You’ll most likely hear it first as a greeting, in place of Hallo, but it also forms part of some of the language’s most common colloquial phrases.
Na is an interjection that you will only really hear when you are speaking to locals, but it is almost guaranteed that this simple word will crop up multiple times throughout each conversation.
Though Na perhaps sounds negative to a native English speaker, who might confuse the word for the English ‘nah’, the German translated to something closer to ‘well?’, but its meaning is completely dependent on the context in which it is used.
This video from YouTuber ‘Don’t Trust the Rabbit’ explains how ‘Na’ means ‘everything and nothing’.
If you meet up with a German friend and they greet you with Na? instead of the usual Hallo, Moin or Servus, this is just another way of saying ‘hello’, and it is best to spiegeln (mirror) your friend and reply with a friendly Na? or Na, wie geht’s?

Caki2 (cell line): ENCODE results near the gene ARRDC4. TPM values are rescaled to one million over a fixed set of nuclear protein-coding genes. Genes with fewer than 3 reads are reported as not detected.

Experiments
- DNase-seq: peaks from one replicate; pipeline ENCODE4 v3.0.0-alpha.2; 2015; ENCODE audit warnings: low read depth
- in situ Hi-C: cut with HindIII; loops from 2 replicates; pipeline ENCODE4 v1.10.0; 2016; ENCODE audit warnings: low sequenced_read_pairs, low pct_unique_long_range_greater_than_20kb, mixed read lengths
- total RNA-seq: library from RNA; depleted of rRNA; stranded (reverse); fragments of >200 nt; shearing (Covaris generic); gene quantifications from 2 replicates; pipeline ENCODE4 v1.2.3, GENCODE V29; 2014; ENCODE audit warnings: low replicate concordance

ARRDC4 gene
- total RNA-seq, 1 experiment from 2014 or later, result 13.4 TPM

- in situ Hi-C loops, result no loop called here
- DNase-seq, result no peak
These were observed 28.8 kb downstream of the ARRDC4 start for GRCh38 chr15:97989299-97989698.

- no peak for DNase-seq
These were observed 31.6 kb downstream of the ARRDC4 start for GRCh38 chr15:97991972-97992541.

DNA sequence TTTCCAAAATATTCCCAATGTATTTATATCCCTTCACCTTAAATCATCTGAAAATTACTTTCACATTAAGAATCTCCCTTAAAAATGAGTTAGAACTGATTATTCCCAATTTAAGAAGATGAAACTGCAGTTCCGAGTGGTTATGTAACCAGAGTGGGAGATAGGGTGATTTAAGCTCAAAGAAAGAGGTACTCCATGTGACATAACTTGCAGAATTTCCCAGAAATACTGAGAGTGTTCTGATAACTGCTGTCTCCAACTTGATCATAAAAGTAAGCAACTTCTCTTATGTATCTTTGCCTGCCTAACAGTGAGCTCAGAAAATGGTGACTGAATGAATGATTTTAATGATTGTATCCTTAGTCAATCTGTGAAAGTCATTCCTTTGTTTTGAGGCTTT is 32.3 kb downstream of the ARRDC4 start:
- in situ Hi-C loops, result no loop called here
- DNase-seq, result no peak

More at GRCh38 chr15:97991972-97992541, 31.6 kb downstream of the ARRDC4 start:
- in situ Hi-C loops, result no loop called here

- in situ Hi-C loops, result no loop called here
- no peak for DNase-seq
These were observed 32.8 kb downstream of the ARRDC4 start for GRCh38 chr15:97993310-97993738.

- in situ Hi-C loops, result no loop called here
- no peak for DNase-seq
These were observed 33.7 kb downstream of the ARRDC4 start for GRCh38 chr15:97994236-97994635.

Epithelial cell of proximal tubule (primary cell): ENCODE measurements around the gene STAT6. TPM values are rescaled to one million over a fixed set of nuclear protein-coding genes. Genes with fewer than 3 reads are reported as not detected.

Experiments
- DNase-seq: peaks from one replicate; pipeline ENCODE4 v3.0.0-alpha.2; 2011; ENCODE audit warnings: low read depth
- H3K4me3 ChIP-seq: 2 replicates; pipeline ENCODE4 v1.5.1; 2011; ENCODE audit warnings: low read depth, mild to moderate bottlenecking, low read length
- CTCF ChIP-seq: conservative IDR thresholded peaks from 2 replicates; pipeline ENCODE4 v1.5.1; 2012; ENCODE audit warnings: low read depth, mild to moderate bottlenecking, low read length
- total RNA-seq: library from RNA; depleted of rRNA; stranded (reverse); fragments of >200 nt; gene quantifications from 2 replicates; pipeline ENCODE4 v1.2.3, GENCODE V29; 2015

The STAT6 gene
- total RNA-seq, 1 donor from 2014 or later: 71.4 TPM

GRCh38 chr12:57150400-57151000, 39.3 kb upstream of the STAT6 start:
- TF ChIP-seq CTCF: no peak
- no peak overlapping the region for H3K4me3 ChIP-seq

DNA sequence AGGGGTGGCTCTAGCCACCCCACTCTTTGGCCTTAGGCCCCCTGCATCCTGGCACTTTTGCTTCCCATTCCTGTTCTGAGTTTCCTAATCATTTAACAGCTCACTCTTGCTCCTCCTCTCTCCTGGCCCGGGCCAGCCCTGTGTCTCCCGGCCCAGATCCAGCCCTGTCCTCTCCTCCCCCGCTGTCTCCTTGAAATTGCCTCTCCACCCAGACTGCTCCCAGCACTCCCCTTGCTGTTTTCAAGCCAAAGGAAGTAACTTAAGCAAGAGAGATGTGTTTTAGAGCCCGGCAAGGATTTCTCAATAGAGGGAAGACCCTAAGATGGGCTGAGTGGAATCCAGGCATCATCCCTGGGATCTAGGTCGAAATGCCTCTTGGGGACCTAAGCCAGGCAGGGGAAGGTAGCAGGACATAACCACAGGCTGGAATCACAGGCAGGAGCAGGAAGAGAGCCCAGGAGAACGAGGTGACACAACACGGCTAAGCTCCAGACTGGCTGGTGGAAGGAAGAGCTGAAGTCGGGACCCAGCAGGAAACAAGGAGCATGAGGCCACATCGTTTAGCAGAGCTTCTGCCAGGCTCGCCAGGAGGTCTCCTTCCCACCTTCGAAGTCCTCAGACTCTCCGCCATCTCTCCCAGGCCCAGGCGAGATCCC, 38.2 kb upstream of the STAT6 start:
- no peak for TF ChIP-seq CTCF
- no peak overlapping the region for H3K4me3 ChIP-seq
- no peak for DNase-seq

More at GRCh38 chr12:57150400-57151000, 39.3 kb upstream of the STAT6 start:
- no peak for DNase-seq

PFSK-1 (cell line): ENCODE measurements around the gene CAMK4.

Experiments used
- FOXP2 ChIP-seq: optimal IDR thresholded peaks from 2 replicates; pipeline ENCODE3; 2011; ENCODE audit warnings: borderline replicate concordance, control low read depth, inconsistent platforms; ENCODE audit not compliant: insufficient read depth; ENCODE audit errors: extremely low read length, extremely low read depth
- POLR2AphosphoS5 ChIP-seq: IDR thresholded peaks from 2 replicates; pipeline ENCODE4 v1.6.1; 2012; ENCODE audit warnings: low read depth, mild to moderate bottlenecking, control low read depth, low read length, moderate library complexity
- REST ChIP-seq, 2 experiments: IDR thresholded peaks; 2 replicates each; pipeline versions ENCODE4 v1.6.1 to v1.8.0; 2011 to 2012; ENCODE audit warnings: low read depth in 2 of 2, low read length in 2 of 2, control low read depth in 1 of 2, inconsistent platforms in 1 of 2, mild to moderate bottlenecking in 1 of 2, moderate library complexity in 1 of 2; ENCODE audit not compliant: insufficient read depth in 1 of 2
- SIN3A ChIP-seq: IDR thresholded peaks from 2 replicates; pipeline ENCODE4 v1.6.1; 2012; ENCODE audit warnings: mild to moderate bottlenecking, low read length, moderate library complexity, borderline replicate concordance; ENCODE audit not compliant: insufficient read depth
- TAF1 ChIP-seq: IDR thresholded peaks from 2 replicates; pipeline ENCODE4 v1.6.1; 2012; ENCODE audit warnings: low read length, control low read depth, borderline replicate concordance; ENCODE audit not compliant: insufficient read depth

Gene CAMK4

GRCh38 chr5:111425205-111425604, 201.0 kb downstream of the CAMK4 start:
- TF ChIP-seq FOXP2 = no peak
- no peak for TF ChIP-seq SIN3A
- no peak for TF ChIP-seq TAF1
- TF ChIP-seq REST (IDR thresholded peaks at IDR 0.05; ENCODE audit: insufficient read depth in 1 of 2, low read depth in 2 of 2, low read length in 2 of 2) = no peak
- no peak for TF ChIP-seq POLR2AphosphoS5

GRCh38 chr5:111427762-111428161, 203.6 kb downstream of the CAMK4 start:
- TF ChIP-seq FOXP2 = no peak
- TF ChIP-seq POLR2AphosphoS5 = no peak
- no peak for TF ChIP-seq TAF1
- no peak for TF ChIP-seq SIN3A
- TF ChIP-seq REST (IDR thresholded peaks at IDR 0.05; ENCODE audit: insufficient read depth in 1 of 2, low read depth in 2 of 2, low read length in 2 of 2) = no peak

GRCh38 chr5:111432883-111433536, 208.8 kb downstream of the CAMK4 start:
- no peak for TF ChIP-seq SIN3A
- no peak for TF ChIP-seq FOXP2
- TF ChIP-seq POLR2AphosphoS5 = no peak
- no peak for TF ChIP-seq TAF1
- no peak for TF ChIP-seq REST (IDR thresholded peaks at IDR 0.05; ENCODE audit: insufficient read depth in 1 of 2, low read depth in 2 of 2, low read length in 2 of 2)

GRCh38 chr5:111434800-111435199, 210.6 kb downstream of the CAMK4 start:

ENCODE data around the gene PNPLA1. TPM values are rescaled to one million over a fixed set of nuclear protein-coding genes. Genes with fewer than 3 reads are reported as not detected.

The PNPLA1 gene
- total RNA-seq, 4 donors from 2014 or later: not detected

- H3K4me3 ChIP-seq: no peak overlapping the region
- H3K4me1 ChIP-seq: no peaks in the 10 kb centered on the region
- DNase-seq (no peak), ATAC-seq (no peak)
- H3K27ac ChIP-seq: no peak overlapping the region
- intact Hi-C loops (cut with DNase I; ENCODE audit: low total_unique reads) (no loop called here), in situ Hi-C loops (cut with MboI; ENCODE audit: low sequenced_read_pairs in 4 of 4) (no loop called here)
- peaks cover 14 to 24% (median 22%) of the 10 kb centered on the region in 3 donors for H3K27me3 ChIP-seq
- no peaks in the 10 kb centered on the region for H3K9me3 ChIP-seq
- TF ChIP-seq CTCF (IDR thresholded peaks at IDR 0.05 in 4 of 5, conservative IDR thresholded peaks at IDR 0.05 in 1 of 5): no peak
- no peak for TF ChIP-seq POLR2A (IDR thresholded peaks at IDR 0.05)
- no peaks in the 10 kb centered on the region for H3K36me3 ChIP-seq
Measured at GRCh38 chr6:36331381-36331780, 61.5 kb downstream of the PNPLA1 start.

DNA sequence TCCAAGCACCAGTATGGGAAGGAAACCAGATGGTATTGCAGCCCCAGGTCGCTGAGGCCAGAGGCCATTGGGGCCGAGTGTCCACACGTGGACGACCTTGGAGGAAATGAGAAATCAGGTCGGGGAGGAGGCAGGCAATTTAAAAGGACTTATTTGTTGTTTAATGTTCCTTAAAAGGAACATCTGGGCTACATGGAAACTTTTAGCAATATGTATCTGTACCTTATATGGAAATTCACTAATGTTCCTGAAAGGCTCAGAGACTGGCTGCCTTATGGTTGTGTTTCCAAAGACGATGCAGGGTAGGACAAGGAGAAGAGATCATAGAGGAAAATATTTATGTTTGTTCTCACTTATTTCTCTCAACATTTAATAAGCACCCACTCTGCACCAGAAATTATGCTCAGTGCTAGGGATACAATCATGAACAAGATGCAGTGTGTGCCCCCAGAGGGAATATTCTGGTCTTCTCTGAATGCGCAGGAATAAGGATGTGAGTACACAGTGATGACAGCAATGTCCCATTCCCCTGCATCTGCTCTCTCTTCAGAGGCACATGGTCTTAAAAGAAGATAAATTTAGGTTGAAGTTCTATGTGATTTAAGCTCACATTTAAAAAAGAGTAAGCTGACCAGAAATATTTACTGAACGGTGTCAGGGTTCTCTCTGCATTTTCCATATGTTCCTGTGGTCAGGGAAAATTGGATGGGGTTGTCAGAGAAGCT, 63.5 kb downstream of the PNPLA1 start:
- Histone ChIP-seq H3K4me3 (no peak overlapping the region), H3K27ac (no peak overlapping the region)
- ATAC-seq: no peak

On its own, Na has very little meaning but, as it gains significance through its linguistic context, it can be a very useful particle.
You can change its meaning simply through stress and intonation; for example, an elongated Naaa? with upward intonation sounds much more friendly than a short Na? when you are greeting a good friend.
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Na is a key component of many everyday phrases you will hear in spoken German. Here are some of the most common examples:
Na, du/Nah, ihr – hey there!
Na, schön – okay then/very well
Na ja – well/oh well
Na, toll – oh, great (sarcastic)
Na, und? – so what?
Na klar! – but of course!
READ ALSO: German phrase of the day: Na klar
Na, was soll’s – whatever
Na, geht doch – there you go
Na, na, na – now, now
Na, endlich – well, finally! (how you may be greeted if you arrive late)
Na, los! – go ahead then